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1 and 3 sound pretty good, but I’m not so sure 2 is entirely true; the nuclear energy industry requires a lot of Government (taxpayer) subsidies in order to stay cost-competitive against fossil fuel energy. Nuclear is highly regulated and there’s a lot of extra costs put into its many layers of redundant safety systems that if not for Government funds, would make it very expensive.
Should every country have the right to possess nuclear weapons?
In the high energy demanding world of ours, nuclear power plants may be the best option for energy production in the countries like United States, Japan, and France.
Nuclear Energy Pros and Cons - Energy Informative
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Sumerian city-states engaged in irrigation, which raised the water-tables. When the water table in those waterlogged soils reached the surface, the soils turned white with salt, especially with the high evaporation of those hot lands, and it would no longer support crops. The only solution was to stop irrigating and let the land go fallow as the water table fell, but the population pressures did not allow for it, so the process inexorably created saline soils, silt-filled canals due to upland deforestation, and today those Sumerian cities are all buried in silt in a desert. Eridu was a seashore city, and today its ruins lie more than 200 kilometers inland. But before silt and salt wrecked that civilization, many seminal inventions appeared. The appeared in . Gravity took a ship downstream, and wind power helped it move back upstream.
Essay on Nuclear Energy | We've moved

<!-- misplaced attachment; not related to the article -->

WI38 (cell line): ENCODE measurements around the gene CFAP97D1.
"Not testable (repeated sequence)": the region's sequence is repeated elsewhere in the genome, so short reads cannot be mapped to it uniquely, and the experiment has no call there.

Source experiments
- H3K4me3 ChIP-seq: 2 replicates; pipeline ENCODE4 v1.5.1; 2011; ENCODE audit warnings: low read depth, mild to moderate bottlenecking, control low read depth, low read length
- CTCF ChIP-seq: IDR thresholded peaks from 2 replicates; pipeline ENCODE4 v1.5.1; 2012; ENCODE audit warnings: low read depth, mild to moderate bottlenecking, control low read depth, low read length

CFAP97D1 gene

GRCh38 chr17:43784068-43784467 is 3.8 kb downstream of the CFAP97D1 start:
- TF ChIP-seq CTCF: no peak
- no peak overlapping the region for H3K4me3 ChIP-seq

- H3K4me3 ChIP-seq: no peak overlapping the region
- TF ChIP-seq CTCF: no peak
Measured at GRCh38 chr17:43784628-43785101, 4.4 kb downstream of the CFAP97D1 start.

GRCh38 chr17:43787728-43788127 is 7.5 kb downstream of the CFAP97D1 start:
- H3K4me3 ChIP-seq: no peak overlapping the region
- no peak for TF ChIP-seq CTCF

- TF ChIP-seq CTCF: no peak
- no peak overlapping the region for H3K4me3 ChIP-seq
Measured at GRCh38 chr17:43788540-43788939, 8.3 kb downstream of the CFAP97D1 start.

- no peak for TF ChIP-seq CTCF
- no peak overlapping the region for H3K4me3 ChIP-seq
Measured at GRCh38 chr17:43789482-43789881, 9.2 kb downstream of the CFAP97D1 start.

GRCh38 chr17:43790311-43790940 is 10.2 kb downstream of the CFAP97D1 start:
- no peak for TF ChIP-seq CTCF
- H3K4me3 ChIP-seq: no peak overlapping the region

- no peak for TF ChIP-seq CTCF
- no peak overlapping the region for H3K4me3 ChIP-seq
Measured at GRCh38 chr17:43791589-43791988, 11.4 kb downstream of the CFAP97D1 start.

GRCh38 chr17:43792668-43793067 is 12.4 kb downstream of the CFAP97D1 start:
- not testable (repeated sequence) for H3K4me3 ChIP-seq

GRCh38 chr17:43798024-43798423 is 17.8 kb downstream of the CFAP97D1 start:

Early elites claimed divine status, and the priesthood abetted the fiction, and a universal practice among early civilizations was erecting monumental architecture. The was the first such structure. Anthropologists think that monumental architecture may be a form of societal/elite , so that a society can flaunt the resources used to make such overawing showings, both to encourage submission to the society's obvious wealth and power, and to also discourage attempts to compete with it. In Sumer, ziggurats were not only the center of the , but also held precious metals such as gold. The priesthood directed mass economic activity, such as organizing irrigation projects. In some ways, the priesthood was only adapting to urbanization. Their professional ancestors developed calendars and other methods of synchronizing vital activities such as plantings and harvests, with their attendant festivals; mistimings by mere days could lead to famine. Sumerian temples had statues in their central place of worship, in human form, bedecked with jewels and other precious adornments. Offerings of food were presented to the statues, which temple personnel ate that night. In the third millennium BCE, temples owned land and had their own workforce, which was again a “voluntary” one that discharged religious obligations. Although those temples performed valuable societal functions such as taking in orphans, the earliest urban religions were obviously businesses and could become rackets, in a pattern that continues to this day.